Sunday, January 6, 2008

Change #2 – Ian’s closet

Ian was born on May 2, 2007… a whole twelve days past his due date. As any pregnant woman will tell you, every day past the due date is excruciating (it really is just an estimate apparently). I spent those uncomfortable and exasperating days: eating (cheese chips), watching Oprah (yes, I watch Oprah) and leaving nasty messages on my answering machine for friends and family calling to inquire about the whereabouts of the baby.

I also spent a great deal of that time folding and unfolding, organizing and reorganizing his cute little baby clothes. There is something about baby clothes that is incredibly irresistible. Even now, I get a great deal of satisfaction from washing and folding his clothes and picking out what he will wear for the day. The absolute best part though is shopping for those cute clothes! It’s VERY hard for me to resist going into those baby stores (you know the ones I mean) and adding to his wardrobe, even though we are very lucky to be getting great hand-me-downs from Derek’s sister Karen and my sister Annie.

So change #2 will be to stop buying Ian clothes (no matter how cute they are) unless he really, really needs something. When he does need something (we don’t get many socks as hand-me-downs) I will go looking at the great consignment stores we have in Ottawa such as Boomerang Kids and Hush Baby, before I buy things brand new… (though I’m not sure how I feel about buying previously worn socks -might have to make an exception there). Derek is fine with this, as long as Ian doesn’t look (to quote my Aussie friend Shannon) ‘daggy’. The really green thing to do, is buy organic clothing…but seriously, who can afford that?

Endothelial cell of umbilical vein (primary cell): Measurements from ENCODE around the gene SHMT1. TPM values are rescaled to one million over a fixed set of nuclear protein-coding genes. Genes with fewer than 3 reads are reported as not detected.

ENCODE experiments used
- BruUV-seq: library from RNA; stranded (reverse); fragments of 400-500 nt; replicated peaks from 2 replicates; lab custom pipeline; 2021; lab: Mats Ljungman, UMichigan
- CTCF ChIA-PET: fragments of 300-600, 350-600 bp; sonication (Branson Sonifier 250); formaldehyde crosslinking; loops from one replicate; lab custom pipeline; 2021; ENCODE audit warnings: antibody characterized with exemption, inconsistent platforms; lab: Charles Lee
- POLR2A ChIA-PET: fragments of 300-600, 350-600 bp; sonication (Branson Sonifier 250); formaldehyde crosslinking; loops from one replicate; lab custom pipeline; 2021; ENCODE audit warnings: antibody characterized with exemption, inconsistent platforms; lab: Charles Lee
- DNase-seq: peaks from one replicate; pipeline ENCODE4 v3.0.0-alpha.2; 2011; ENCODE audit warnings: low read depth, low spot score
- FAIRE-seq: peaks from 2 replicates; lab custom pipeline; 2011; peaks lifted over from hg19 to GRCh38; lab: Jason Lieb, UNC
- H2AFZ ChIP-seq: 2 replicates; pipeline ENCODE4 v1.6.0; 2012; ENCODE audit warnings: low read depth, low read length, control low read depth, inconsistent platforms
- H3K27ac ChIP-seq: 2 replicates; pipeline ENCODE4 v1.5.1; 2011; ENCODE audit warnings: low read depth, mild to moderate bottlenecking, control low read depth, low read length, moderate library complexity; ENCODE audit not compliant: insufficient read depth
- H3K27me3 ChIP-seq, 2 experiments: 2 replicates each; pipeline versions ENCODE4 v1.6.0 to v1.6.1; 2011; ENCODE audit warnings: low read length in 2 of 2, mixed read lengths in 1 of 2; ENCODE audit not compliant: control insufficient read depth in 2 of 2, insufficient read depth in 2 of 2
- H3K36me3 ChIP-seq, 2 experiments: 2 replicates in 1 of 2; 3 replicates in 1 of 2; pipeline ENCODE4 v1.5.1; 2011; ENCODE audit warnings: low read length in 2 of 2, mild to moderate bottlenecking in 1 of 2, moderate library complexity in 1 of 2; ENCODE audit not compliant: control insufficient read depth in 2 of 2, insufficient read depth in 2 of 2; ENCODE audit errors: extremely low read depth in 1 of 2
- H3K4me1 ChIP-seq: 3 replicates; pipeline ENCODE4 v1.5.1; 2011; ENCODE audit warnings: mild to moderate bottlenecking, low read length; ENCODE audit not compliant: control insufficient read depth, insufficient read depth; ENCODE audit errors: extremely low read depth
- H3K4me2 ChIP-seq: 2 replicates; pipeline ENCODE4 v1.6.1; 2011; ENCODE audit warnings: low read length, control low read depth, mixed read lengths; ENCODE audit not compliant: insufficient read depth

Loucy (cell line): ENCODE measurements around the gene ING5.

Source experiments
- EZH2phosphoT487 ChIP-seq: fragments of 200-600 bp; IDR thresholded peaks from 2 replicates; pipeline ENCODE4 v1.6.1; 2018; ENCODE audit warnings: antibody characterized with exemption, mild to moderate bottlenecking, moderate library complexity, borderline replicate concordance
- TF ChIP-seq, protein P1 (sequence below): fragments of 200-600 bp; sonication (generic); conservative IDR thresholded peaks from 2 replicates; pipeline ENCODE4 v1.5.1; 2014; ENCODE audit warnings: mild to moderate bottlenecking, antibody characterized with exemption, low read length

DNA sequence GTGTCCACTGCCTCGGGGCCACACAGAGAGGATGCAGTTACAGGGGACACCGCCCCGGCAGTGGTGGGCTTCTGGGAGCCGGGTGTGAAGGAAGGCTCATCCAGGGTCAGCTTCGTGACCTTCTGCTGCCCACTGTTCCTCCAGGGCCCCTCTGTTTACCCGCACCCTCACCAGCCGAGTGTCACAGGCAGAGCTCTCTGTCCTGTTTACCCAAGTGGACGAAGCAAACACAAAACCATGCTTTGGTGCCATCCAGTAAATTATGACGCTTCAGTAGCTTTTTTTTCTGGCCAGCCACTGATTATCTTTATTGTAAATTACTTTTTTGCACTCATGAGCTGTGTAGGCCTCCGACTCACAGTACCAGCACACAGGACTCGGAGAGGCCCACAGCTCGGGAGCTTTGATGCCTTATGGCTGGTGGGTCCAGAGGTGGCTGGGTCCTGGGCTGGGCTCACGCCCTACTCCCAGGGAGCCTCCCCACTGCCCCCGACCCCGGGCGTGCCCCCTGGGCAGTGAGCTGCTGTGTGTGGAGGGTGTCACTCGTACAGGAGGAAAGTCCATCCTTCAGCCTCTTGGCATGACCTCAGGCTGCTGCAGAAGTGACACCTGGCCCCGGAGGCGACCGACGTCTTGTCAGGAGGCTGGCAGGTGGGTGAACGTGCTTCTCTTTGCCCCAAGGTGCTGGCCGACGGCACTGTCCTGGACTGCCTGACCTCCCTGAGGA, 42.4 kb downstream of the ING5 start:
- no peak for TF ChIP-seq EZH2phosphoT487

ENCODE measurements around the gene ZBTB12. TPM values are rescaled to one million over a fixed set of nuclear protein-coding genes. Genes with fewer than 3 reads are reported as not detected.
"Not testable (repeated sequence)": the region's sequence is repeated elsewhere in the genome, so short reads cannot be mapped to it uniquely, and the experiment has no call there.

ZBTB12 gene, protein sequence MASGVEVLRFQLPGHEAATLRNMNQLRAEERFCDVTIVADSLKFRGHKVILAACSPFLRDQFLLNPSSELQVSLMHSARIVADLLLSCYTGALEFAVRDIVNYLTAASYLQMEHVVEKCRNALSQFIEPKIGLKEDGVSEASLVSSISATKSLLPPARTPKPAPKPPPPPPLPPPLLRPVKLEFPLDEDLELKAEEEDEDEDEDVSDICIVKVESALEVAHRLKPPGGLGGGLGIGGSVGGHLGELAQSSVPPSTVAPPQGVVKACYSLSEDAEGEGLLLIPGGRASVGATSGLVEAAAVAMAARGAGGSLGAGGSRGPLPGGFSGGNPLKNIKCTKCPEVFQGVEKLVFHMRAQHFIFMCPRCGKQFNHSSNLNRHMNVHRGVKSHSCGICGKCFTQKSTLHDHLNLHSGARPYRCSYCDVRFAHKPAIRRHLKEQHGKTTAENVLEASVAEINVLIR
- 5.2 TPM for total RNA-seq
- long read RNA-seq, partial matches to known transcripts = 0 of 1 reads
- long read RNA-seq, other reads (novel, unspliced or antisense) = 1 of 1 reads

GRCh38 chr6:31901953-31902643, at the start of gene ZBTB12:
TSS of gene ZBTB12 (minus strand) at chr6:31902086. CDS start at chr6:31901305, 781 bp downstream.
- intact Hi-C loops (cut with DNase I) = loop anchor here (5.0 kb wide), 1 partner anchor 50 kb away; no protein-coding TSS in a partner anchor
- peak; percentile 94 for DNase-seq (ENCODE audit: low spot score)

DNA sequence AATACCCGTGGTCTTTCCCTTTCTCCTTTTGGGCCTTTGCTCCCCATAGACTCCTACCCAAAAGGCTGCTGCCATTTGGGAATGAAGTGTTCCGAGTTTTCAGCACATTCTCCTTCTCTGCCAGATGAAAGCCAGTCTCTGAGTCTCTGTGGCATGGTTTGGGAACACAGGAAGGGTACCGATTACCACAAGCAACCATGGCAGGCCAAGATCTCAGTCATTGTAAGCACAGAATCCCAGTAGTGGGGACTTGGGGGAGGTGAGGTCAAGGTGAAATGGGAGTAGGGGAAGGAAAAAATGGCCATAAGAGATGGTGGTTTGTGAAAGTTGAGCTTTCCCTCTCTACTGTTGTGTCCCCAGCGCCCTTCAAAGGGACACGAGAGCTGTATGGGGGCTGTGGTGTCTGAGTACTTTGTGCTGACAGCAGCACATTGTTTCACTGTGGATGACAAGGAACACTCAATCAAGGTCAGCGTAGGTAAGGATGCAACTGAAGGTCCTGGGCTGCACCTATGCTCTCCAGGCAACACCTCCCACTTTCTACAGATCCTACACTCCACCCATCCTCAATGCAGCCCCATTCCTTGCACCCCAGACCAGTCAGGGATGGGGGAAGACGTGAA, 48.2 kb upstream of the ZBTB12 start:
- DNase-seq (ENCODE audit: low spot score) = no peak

There are many benefits to this change: 1) we will save money (especially important now that daycare costs are looming) 2) I will be supporting independent stores in my community 3) we will be reducing our consumption of 'stuff' 4) the clothes won’t come with (according to Adria Vasil ‘a sheen of wrinkle-resistant formaldehyde' that new clothes have and 5) according to the green book, for every second hand article I buy, energy is saved in the making and transport of the new clothes I didn’t buy.

Even though this change makes sense on so many levels (and it really shames me to admit this) whenever I walk by Gap Kids, I will be filled with a deep sense of longing, much like how I feel when I walk by a chip truck advertising ‘the best poutine in town’…

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